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KMT not good at being in opposition, still finding its way: chairman

ROC Central News Agency

05/20/2020 05:20 PM

Taipei, May 20 (CNA) The newly elected chairman of the Kuomintang (KMT) said the party is still learning how to be an opposition party, "an unfamiliar role" for an organization that has spent most of the past 70 years in a position of power in Taiwan.

In an interview with CNA, Chiang Chi-chen (江啟臣), who is also a legislator, said the 126-year-old party was once Taiwan's only party and has governed the country for a long period of time.

It was not until 2016 that the party found itself completely in opposition, having lost the presidential election and not being in the majority in the Legislature, Chiang said.

What the KMT quickly learned is that "we are definitely not good at being an opposition party," Chiang admitted.

In fact, the first two years after its 2016 defeat were the most difficult for the KMT in adjusting to its new role, Chiang said, describing the process as "learning (to be an opposition) by doing it."

Asked how he envisions the KMT's role as an opposition party, Chiang told CNA it needs to learn to take the initiative in following issues that are of greatest concern to Taiwan's people.

The KMT has in the past focused only on the bigger picture and paid little attention to social issues that are of concern to specific groups of people in Taiwan, he noted.

"Being an opposition party means we are in the minority, so issues that are important to groups in the minority should be among our top priorities," he said.

Chiang said the party should engage in dialogue with more civil groups and be more open to dialogue so that it can have a better grasp of social issues that have long being ignored by the KMT.

The 48-year-old Chiang is the youngest party chairman in KMT history after winning the seat in March's by-election following the resignation of his predecessor Wu Den-yih (吳敦義).

Wu stepped down four days after the party suffered sizable defeats in Jan. 11 presidential and legislative elections, having squandered a big victory in November 2018 elections for local offices.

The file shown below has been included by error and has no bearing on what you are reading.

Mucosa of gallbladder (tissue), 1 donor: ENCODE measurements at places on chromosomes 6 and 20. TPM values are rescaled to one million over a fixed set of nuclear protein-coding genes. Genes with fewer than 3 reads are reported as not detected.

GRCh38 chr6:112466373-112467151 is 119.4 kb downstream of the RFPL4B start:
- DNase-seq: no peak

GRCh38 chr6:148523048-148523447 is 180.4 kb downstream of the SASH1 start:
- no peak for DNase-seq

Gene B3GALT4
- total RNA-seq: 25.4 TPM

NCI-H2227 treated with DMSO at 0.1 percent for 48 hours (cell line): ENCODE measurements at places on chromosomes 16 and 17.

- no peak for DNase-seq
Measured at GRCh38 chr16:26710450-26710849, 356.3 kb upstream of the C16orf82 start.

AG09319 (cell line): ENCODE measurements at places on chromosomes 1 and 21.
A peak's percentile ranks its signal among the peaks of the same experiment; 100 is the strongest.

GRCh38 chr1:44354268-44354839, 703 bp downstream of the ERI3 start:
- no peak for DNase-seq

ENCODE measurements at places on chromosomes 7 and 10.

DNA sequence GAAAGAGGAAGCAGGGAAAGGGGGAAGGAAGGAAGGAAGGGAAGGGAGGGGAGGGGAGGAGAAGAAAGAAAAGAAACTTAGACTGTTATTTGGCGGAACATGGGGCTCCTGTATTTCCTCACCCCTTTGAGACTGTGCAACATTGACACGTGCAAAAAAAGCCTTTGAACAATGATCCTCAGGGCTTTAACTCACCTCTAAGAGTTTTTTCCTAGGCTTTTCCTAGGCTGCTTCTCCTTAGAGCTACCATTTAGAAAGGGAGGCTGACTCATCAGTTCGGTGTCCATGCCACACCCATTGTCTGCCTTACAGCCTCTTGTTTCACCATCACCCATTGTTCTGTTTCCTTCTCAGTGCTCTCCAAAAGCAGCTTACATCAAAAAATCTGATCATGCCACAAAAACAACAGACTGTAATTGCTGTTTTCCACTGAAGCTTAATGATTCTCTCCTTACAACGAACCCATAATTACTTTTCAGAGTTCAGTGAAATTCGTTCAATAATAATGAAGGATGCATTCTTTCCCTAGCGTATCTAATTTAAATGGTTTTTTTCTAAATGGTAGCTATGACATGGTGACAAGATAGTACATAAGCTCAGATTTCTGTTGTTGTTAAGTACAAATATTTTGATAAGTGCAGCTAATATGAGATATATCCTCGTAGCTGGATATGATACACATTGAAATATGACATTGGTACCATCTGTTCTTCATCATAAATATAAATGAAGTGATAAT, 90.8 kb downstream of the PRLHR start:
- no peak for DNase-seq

As a younger generation KMT member, the Taichung native admitted that the party was carrying "too much of a burden" because of its culture, compared with younger political parties, making it challenging for the KMT to launch comprehensive reforms.

"But this does not mean we are not capable of reforms," he said, adding that pushing through reforms will be his main focus during the remainder of his time on the job as he finishes out what would have been the last year of Wu's term before new chairman elections are held.

Most urgent is changing the KMT's image as being out of touch with younger voters, one of the main reasons it was soundly defeated in the January polls.

Chiang recently hired a number of younger people to work in the party system to improve its ability to speak the language of the younger generation.

It recently recruited Chien Ching-yu (簡勤佑) as the KMT's new internet strategist. Chien is the founder of DCard, a major online forum for younger Taiwanese internet users.

"I don't think younger people choose to vote for a certain party solely based on their deep-rooted ideology. I believe they vote for a party because they believe a certain argument that a party proposes on a certain issue," Chiang said.

He also said the party should visit campuses more to interact with the younger generation.

"It may take time but more frequent exchanges with younger people may help them change some of the biases and stereotypes targeting the KMT," he said.

(By Liu Kuang-ting, Yu Hsiang and Joseph Yeh)

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